To all who requested or interested to know my journey with ichthyosis

My name is Janan Mohamad. I’m a 26-year-old MD-PhD student in Tel Aviv University and Tel Aviv Sourasky Medical Center. I was born with a rare congenital disorder, known as congenital ichthyosiform erythroderma, which mainly affects the skin in the form of scales and erythema, but has affected every aspect of my life.

I would like to share with you my experience living with ichthyosis.

I was born to a warm, loving family. My parents always knew that I was different, that my skin was different, but they never treated me differently and in my early childhood, thanks to their support and to the acceptance of my close family, I lived a normal life, unaware of my disorder. To this day, I feel truly blessed for having grown up surrounded by such wonderful people.

During my first years in elementary school, when I was about six or seven years old, I started noticing that other children were staring at me, some of them keeping a distance and many of them not wanting to become my friends. I began to understand that I was somehow different.

As I got older and became a teenager, I began to realize the full extent of my disease and its social impact. I wanted to be popular, to be “cool”, but I couldn’t hide my condition. My face was constantly red from erythema and I had to deal with stares and teasing and repeating questions regarding my look or my disease. These years were very difficult for me and I had to be very strong in order to get through and deal with my condition. I owe it to my family, especially my parents, that I found the strength to keep going.

When I was 16 years old, after a long and difficult journey living with my disorder, I felt that I was strong enough to alter the reality of my life and decided to ignore the people who don’t accept me because I am different and to change the way I perceive myself. I said to myself: “This disease won’t defeat you, you will defeat it!” and from that moment I accepted myself for who I am and decided to discover the positive aspects of ichthyosis.

Unfortunately, social problems were not the only challenge as an ichthyosis patient and I had much more to deal with, most importantly, my health issues. The fact that there was no proper treatment for my disease was difficult to accept. I felt that this was yet another obstacle to overcome and so, after 3 years as a dental student in the dental medical school in Tel Aviv University, I decided to join a PhD program in order to investigate my disorder and enlarge the knowledge regarding ichthyosis with hopes of paving the way for novel therapeutic approaches.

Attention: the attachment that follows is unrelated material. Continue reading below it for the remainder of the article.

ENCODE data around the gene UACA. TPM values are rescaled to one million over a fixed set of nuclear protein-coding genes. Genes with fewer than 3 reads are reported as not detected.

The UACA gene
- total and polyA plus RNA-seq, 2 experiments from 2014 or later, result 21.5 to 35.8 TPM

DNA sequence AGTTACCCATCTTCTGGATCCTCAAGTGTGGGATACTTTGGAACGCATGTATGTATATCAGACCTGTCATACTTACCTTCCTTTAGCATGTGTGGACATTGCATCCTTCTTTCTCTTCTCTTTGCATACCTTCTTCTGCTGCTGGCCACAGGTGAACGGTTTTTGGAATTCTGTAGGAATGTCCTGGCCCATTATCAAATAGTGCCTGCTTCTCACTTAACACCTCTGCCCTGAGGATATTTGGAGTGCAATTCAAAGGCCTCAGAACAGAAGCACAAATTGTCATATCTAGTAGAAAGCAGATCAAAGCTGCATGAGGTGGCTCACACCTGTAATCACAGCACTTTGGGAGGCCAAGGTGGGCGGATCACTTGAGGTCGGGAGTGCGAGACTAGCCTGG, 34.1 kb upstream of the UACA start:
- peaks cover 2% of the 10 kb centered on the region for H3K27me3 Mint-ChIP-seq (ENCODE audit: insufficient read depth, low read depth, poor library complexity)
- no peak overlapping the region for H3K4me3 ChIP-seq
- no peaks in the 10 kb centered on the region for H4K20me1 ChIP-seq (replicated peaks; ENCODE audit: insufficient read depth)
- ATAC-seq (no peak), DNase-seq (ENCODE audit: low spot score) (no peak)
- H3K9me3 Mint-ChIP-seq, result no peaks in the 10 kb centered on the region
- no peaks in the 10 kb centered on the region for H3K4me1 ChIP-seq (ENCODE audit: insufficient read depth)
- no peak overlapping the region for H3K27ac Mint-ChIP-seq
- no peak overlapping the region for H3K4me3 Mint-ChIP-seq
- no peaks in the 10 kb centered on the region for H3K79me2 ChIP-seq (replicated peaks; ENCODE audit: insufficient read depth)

Today I am in my final year of my PhD program and continue my research. I have been fortunate to benefit from the mentorship of two extraordinary researchers, Prof. Eli Sprecher, head of the division of dermatology at the Tel Aviv Medical Center, and Dr. Ofer Sarig, the head of the laboratory of molecular dermatology.  My study focuses on the genetic basis of ichthyosis and aims to delineate the cause of ichthyosis and the biological and genetic pathways, which are involved in the disease. Together with my teammates, I have successfully uncovered the genetic basis of many cases of ichthyosis and some molecular pathways involved in this disorder. Hoping that our data may help us to find proper medications in the future

I plan to continue my research… because this is now a pivotal part of my life.

Finally, as a patient, my advice to anyone who suffers from ichthyosis or any other and chronic and difficult disease, is to believe in yourself. To find the strength to cope with your disease and to change the course of your life. To understand that society can't choose your destiny – it is up to you. I believe that that the change must come from within ourselves and only when we accept ourselves for who we truly are, then we will be able to live a full and productive life.



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This information is provided as a service to patients and parents of patients who have ichthyosis.  It is not intended to supplement appropriate medical care, but instead to complement that care with guidance in practical issues facing patients and parents.  Neither FIRST, its Board of Directors, Medical & Scientific Advisory Board, Board of Medical Editors, nor Foundation staff and officials endorse any treatments or products reported here.  All issues pertaining to the care of patients with ichthyosis should be discussed with a dermatologist experienced in the treatment of their skin disorder.

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